The anecdotes are unkind to CAHPS and so are the numbers. Irene Papanicolas of the London School of Economics and Political Science examined CAHPS scores for over 3,000 U.S. hospitals, comparing hospitals that adopted value-based purchasing (VBP) programs to reduce costs and boost patient experience and hospitals that didn’t.2 Improvement in overall hospital rating among VBP hospitals was 1.51 percent between 2008 and 2014 and 1.28 percent among non-VBP hospitals over the same timeframe. Considering over a billion dollars were spent to improve the patient experience and VBP hospitals focused uncountable energy toward improvement, those gains are particularly unimpressive.
Addressing Loyalty and Advocacy
Overall ratings aside, the CAHPS movement also pursued patient loyalty with great passion. Perhaps a minimal increase in hospital ratings would be overshadowed by a boost in patient loyalty and advocacy? NRC Health, The Governance Institute’s parent company, examined patient “willingness to recommend” at the onset of HCAHPS in 2008 and found a massive 33 percent of patients were unwilling to recommend the hospital or health system they recently visited. After nearly a decade of money and energy burned, NRC Health found the lack of recommendation fell to 28 percent—a modest improvement toward patient advocacy but hardly the loyalty boon originally hoped.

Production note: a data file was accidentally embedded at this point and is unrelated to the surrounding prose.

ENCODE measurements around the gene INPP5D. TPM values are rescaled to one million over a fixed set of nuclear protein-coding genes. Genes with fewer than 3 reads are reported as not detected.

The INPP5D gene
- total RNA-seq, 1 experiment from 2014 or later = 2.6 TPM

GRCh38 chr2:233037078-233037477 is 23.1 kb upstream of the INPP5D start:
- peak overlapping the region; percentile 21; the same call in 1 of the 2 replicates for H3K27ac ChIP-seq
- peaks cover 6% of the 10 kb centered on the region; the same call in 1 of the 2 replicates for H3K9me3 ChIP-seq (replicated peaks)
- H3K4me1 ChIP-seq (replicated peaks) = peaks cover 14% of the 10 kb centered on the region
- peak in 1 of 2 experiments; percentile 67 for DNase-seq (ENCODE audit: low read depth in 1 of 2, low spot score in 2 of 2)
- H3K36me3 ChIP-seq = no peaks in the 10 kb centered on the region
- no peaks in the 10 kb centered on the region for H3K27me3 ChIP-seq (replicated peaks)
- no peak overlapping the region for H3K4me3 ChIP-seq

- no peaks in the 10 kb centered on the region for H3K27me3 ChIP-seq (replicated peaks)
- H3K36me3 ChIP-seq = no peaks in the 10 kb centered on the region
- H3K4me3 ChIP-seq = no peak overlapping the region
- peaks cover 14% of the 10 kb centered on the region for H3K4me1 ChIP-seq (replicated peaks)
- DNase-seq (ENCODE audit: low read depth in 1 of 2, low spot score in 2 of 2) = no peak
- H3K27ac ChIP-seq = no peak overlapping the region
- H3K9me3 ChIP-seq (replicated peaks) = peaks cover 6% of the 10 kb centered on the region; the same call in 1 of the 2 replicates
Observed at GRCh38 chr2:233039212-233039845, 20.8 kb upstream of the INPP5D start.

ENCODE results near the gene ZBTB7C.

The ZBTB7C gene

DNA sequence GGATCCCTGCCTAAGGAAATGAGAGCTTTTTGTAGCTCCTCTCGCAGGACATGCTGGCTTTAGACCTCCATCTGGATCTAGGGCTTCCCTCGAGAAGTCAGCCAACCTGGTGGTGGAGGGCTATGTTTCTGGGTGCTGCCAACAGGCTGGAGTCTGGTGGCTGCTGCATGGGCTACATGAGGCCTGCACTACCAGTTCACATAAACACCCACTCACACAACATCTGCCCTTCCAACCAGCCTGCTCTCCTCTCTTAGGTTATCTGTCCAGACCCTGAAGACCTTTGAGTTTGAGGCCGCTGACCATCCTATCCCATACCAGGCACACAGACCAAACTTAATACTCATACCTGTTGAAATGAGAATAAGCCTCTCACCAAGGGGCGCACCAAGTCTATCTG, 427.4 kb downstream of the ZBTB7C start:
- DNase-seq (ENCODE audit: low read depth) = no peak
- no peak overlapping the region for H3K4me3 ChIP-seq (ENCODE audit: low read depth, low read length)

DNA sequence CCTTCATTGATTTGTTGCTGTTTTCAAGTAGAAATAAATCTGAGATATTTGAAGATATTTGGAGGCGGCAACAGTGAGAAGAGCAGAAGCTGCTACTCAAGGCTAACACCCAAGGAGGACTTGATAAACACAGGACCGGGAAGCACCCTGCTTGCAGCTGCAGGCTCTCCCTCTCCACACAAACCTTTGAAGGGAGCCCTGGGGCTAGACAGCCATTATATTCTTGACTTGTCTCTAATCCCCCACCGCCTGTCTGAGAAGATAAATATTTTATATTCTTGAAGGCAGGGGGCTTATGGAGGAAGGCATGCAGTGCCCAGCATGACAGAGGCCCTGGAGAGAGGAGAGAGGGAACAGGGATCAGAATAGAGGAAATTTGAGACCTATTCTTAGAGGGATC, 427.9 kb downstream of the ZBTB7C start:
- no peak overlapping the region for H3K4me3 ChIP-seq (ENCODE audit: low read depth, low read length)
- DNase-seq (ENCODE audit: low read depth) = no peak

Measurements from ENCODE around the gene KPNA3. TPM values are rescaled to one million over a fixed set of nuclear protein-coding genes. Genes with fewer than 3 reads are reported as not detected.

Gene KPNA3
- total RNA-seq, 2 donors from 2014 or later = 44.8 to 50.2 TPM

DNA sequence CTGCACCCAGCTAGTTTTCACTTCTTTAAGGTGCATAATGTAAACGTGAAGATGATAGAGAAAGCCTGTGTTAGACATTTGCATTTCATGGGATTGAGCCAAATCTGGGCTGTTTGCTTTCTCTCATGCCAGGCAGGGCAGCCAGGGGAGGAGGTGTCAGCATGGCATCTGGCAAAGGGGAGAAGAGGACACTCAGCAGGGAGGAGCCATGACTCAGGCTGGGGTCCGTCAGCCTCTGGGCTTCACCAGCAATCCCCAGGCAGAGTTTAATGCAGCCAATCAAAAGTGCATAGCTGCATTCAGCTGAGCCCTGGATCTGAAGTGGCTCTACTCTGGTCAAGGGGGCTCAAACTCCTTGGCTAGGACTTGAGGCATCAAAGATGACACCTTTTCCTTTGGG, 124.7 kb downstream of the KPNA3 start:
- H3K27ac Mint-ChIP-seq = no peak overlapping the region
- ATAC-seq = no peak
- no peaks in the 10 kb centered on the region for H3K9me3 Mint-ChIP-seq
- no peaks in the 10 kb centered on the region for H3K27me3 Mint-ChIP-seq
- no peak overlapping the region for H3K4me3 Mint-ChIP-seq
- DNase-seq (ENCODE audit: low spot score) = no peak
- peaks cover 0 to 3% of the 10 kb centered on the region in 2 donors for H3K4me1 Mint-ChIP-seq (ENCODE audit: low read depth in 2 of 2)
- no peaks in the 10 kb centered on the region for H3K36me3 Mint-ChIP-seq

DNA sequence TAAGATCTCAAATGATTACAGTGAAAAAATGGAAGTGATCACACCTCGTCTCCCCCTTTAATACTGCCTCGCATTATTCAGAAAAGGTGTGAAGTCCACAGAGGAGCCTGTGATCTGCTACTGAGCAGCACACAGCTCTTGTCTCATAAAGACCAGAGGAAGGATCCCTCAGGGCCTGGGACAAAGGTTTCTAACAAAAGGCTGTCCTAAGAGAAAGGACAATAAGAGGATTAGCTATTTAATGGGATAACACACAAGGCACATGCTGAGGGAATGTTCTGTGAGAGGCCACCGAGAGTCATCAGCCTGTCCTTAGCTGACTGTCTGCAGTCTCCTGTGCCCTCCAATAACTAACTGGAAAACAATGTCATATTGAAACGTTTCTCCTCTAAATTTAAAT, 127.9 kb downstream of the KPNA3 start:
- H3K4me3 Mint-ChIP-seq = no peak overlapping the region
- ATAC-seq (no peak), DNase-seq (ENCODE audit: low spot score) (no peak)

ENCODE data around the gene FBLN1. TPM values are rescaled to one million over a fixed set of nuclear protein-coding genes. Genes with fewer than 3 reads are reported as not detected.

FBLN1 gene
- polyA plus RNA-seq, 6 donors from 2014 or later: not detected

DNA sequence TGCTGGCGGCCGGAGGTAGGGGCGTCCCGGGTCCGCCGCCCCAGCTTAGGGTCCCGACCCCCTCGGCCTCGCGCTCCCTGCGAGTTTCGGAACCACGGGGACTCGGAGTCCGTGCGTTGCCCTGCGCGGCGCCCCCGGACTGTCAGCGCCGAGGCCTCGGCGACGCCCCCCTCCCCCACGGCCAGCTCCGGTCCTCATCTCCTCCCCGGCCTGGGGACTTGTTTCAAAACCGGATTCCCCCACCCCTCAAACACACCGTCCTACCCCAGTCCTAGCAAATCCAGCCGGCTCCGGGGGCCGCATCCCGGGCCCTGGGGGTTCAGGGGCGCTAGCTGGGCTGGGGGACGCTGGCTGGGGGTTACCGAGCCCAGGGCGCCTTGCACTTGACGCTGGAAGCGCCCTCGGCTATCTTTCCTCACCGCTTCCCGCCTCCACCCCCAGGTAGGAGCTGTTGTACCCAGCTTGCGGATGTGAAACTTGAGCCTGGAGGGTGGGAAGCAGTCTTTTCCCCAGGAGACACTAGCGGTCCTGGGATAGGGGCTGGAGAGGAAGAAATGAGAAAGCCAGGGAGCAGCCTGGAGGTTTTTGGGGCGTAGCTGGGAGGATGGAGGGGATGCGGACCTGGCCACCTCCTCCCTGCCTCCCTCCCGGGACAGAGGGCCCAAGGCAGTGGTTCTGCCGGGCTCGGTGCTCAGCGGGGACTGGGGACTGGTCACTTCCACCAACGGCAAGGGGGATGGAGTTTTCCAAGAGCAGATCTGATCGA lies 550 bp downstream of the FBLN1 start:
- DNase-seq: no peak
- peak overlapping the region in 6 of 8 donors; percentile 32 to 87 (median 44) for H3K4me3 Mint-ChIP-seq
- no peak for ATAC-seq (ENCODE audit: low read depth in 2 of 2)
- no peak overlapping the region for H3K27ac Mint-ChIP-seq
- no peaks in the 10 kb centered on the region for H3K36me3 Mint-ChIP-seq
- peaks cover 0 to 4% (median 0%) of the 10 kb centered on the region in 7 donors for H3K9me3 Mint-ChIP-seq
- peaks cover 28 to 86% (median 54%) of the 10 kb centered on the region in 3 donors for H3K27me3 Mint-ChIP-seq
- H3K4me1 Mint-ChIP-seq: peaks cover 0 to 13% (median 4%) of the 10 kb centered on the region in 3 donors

In fact, with all the focus on quality, satisfaction, and even value there still seems to be little penetration into the consumer psyche. Nearly every overused healthcare word seems to have little effect on consumer audiences and often needs translation. When consumers describe patient experience in their own words, terms like “frustration,” “confusion,” and “fatigue” were mentioned far more often.3 The call for a better “relationship” with a “convenient” and “trustworthy” provider was loud. Those terms—raw, unfiltered, commonplace in living rooms—don’t get uttered much in the boardroom.
Connecting with Consumers